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Debate begins on wind turbines; Draft ordinance to get airing  

FITCHBURG— Gregory J. Lemay may not have won his bid to erect a wind turbine behind his home on Oak Hill Road earlier this year, but he is not giving up on his belief that alternative energy has a larger role to play in the hilly city he calls home.

Mr. Lemay and his wife, Michelle, petitioned the local Zoning Board of Appeals earlier this year for a variance to install the 120-foot tall turbine. Many nearby residents cried foul, citing safety and aesthetic concerns related to the project.

The Lemay petition was turned down, but it sparked a dialogue on the establishment of an ordinance to cover small wind power generators on private property.

Public hearings on the draft wind ordinance are scheduled for tomorrow night before both the Planning Board and the City Council. The Planning Board hearing is scheduled to start at 6:30.

“The city of Fitchburg finds that wind energy is an abundant, renewable and nonpolluting energy resource and that its conversion to electricity will reduce our dependence on nonrenewable energy resources, and decrease the air and water pollution that results from the use of conventional energy sources,” the draft ordinance says. “Wind energy systems also enhance the reliability and power quality of the power grid, reduce peak power demands and help diversify the state’s energy supply portfolio.”

The ordinance is designed for small wind energy systems that would “reduce the on-site consumption of utility-supplied electricity,” not for commercial power generators.

Planning Coordinator David J. Streb said the draft emerged after a petition went before the City Council seeking adoption of a wind ordinance. But there wasn’t anything to adopt yet, Mr. Streb said, hence the draft that is the subject of this week’s hearings.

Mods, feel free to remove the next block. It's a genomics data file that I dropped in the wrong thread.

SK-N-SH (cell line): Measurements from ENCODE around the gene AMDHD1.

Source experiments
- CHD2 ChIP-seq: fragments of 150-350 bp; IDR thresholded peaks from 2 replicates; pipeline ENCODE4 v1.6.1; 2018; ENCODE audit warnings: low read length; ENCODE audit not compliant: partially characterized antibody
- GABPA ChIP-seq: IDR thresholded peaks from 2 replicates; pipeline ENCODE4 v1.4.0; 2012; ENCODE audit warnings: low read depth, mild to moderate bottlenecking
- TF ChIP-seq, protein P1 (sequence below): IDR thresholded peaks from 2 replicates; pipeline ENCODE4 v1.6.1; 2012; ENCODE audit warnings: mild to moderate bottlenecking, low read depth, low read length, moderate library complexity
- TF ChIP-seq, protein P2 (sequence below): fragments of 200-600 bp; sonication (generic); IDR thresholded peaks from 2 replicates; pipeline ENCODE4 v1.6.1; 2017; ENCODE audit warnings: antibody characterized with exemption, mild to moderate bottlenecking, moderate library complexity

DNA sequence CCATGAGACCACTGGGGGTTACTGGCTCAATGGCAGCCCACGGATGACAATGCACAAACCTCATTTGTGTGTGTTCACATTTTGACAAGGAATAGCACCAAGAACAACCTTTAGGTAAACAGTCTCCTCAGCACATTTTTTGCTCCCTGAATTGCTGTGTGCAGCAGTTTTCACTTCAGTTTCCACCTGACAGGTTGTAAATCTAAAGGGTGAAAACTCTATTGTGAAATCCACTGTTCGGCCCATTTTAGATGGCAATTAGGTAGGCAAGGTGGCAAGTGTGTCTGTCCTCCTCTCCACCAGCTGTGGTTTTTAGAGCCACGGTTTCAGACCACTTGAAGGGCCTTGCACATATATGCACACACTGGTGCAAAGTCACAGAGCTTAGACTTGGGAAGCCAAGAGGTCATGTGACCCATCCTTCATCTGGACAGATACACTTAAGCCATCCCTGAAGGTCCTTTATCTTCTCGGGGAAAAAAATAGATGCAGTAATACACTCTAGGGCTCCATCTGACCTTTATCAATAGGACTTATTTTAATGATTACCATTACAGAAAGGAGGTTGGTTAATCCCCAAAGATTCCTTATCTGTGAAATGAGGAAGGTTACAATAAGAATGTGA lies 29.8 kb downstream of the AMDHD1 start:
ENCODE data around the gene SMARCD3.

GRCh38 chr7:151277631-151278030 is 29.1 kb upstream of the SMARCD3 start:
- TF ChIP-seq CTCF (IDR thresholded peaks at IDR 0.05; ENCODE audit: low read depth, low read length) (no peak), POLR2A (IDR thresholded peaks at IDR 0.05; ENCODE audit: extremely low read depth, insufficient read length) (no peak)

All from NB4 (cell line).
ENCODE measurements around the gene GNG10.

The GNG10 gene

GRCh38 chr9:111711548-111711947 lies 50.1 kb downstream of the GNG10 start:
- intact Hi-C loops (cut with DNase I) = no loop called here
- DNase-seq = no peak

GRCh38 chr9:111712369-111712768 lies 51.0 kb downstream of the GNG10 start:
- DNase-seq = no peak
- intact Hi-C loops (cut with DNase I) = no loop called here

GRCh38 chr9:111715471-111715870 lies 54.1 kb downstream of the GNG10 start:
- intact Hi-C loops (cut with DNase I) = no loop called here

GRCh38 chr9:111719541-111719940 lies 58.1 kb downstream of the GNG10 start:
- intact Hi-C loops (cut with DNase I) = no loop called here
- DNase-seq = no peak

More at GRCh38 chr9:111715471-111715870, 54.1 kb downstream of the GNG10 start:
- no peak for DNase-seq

The draft ordinance would give the Planning Board authority to grant special permits for wind turbines in any zoning district in the city. The full text of the draft is available on the city’s Web site at www.ci.fitchburg.ma.us.

The draft says wind systems would have to be set back from the nearest property line and public street by a distance of 1.1 times the turbine’s total height, unless appropriate easements are secured from adjacent property owners. The systems would also have to be set back a distance 1.5 times the turbine’s height from any inhabited dwelling on a neighboring property.

Restrictions on noise and appearance of the units are also outlined in the draft up for review this week.

Mr. Lemay said the draft ordinance is a starting point, but only that.

“You’d have to own acres of land in order to make all the restrictions of this draft,” said Mr. Lemay, whose own turbine plans would not pass muster if this version of the ordinance were in place.

He said the city will need to make amendments if it wants to be serious about the potential of wind power.

“They need to get all the information and take a serious look at it,” Mr. Lemay said. “Don’t just push it through to say you have an ordinance that nobody in the city can use.”

Mr. Lemay, who said he had been asked by Mayor-elect Lisa A. Wong to serve on a task force studying alternative energy, speculated that his proposal would have gotten a warmer reception if oil costs were higher. As those costs rise, he continued, more people will be looking to find other energy sources.

City Council President Jody M. Joseph said alternative energy is the way of the future.

“It’s just the right thing to do,” he said. “We should have a pretty open policy to wind power. I would hate to see it overly restricted.”

He said “not in my backyard” concerns about wind turbines or solar panels or other renewable sources of energy had to be put aside.

“Sooner or later you’ve got to get over it,” Mr. Joseph said.

Mayor Dan H. Mylott, who said he was pleased with the ZBA vote on the Lemay proposal, said there is a balance that must be struck.

“I think, as a concept, wind energy is important, but there are concerns the community has,” Mr. Mylott said. “We should understand there are neighborhood issues that cannot be ignored.”

By Matthew Bruun

Worcester Telegram & Gazette

17 December 2007

This article is the work of the source indicated. Any opinions expressed in it are not necessarily those of National Wind Watch.

The copyright of this article resides with the author or publisher indicated. As part of its noncommercial effort to present the environmental, social, scientific, and economic issues of large-scale wind power development to a global audience seeking such information, National Wind Watch endeavors to observe “fair use” as provided for in section 107 of U.S. Copyright Law and similar “fair dealing” provisions of the copyright laws of other nations. Send requests to excerpt, general inquiries, and comments via e-mail.

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